Wondering what a hi-fi system is? Here’s your answer!
Cambridge Audio has been making affordable yet robust amps and receivers for a long time now. My first proper high-end component, a modestly priced Azur 540A V2 integrated, was from them, and it held a special place in my hi-fi rack for a long time.
That’s probably why I got so excited when I heard about the Cambridge Audio AX series, a budget line of four amps and a CD player (ranging from $225 to $600) that promised to be not only high-value but high-quality as well. They’ve been out for a couple of years now, but their specs and build still make them an intriguing choice for first-time/upgrade hi-fi buyers.
Cambridge Audio sent out two pieces from the line, the $600 AXR100 Stereo Receiver, a Class AB 100 watt per channel receiver with 8 and 4-ohm capability, and the matching AXC35 CD player that retails for $350. The AXR100 is the most powerful amp in the AX series, basically what you would call the “flagship.”
Cambridge markets these AX components as the ideal entry point to genuine hi-fi gear, and I have to say they have the ideal look and feel. The AXR100 has heavy-duty metal casework, a brushed aluminum faceplate, along with a large toroidal transformer which cuts down on noise and gives it impressive heft.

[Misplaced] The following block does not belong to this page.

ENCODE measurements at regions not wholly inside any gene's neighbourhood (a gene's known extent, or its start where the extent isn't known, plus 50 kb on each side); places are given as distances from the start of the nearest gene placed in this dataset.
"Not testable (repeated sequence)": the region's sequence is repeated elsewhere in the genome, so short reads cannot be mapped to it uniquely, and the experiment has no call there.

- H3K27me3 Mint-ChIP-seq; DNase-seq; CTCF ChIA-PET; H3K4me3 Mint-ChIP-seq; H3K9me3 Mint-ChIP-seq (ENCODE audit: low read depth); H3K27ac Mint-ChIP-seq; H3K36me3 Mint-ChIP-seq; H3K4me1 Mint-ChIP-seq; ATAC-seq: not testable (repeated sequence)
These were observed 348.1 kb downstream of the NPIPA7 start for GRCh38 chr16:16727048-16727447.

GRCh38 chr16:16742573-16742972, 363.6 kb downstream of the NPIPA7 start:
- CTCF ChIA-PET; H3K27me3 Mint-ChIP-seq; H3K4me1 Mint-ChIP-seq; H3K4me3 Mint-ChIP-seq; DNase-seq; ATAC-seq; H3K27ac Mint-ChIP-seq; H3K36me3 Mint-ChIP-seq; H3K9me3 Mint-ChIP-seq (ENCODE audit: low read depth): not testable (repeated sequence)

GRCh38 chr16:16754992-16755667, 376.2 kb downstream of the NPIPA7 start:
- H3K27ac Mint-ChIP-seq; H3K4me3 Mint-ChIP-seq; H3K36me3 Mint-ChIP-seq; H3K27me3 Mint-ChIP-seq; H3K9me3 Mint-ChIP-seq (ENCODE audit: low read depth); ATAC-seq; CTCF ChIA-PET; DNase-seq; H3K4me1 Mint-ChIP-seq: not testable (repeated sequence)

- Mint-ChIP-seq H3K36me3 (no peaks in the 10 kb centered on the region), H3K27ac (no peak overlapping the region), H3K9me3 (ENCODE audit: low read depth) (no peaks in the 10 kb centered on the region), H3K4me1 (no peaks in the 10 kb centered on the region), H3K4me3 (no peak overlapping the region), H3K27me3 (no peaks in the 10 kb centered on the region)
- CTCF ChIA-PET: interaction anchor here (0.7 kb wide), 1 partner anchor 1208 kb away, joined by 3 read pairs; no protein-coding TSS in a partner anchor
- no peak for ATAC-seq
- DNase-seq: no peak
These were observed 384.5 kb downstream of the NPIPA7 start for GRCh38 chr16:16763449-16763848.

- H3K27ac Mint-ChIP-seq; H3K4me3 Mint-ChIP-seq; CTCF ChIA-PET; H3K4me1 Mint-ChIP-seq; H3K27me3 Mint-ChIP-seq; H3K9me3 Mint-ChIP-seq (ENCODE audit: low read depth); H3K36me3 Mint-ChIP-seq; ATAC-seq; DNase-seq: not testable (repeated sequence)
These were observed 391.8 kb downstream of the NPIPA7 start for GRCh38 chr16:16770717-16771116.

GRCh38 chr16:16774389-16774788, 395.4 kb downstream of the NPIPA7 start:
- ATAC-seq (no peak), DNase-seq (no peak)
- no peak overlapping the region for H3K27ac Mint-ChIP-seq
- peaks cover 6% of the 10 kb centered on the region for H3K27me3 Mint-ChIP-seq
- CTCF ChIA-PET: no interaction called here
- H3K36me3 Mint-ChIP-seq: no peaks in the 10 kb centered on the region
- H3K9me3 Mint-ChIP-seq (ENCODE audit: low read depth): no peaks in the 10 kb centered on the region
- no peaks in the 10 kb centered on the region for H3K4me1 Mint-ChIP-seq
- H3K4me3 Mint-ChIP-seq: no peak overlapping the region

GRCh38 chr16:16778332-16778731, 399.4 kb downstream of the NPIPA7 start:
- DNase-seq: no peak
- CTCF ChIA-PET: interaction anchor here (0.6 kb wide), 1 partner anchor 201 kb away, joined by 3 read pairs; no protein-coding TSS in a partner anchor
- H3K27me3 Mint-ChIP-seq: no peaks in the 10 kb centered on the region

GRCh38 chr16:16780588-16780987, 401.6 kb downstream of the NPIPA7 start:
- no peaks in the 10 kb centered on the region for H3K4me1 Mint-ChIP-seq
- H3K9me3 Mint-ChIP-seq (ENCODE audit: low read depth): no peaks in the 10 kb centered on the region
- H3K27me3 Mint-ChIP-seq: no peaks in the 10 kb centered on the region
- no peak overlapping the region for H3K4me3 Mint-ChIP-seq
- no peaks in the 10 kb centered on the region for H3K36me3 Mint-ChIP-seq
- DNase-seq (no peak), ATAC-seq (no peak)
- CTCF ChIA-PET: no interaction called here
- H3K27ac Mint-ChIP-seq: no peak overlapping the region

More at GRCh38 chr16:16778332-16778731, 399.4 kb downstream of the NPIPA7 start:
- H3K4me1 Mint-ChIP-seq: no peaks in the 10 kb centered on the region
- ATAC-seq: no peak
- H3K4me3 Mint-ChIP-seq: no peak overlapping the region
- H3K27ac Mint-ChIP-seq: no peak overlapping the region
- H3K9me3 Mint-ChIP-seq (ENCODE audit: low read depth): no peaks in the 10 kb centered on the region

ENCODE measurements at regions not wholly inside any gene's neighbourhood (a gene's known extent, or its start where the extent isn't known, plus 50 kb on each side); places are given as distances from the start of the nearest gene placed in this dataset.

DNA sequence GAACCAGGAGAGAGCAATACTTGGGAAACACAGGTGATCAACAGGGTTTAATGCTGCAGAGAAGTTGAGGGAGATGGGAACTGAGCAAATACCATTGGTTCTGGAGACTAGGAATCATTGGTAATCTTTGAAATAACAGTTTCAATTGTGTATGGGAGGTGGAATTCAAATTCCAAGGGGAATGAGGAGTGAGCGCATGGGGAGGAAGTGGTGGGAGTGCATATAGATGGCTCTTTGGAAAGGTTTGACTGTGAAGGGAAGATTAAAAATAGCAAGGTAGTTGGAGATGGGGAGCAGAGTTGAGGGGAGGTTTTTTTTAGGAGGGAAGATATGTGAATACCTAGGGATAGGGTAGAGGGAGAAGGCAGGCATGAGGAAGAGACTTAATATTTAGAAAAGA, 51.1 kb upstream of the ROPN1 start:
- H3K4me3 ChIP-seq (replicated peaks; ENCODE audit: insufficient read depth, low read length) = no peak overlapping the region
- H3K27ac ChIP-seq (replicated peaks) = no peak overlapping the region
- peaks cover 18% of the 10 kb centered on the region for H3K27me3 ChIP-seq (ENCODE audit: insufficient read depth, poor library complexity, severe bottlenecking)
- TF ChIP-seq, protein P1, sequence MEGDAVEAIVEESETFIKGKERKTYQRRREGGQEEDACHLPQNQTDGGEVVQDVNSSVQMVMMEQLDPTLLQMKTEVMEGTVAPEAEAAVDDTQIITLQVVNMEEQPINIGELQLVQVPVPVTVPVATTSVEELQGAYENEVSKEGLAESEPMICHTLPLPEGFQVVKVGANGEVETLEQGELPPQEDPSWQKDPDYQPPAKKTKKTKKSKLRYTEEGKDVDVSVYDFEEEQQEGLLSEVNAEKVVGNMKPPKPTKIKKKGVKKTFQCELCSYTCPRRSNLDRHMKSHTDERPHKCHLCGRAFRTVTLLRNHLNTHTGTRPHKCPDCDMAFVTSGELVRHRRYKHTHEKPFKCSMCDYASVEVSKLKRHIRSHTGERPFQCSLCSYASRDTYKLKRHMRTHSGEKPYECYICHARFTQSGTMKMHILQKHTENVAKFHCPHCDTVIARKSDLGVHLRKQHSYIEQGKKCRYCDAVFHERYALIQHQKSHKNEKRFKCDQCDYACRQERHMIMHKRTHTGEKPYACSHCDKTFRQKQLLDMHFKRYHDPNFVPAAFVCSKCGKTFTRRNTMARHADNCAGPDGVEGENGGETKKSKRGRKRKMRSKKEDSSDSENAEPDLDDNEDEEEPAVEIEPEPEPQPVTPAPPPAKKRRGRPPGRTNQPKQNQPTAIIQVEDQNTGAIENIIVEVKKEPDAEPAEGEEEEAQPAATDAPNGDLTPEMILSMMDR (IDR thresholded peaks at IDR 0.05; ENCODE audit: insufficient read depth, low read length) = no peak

The matte grey color and minimalist design of both the receiver and CD player are reminiscent of Cambridge Audio’s mid-level CX series (which we loved when we reviewed it), giving them a premium appearance. This is definitely no coincidence.
The AXR100 receiver has tons of connections for building a system, including three analog line inputs, a good-sounding phono input compatible with Moving Magnet carts, three digital inputs (one coaxial, two optical), and two outputs (rec out, sub out).
You also get two pairs of speaker binding posts for either hooking up two separate pairs of speakers or to bi-wire a single pair.
There’s a 3.5mm aux input in the front, something of a throwback to the iPod days, and a 1/4“ headphone output for private listening.
While there’s an aux input to plug in a smartphone or music player, most people will use the built-in Bluetooth connection for quick listening sessions. While the SBC BT codec used on the AXR100 doesn’t sound quite as good as the aptX HD connection on the step-up CX integrateds, it sounds good enough for when friends come over and want to play DJ.
Also on the receiver’s front are input selection buttons, buttons to operate the AM/FM tuner, a large volume knob, and a menu button that gives you access to Bass/Treble/Balance controls.
As far as the AXC35 CD player goes, it feels pretty solid with relatively smooth operation on the drawer and an easy-to-read display. It doesn’t have the fastest mechanism, but it’s pretty quiet, which is the most important thing.
If you like to burn CDs (do ppl still do that?), it will play CD-R, CD-RW, and CD-ROM discs. It will also play discs with MP3 and WMA files, but I don’t know anyone who still listens to those.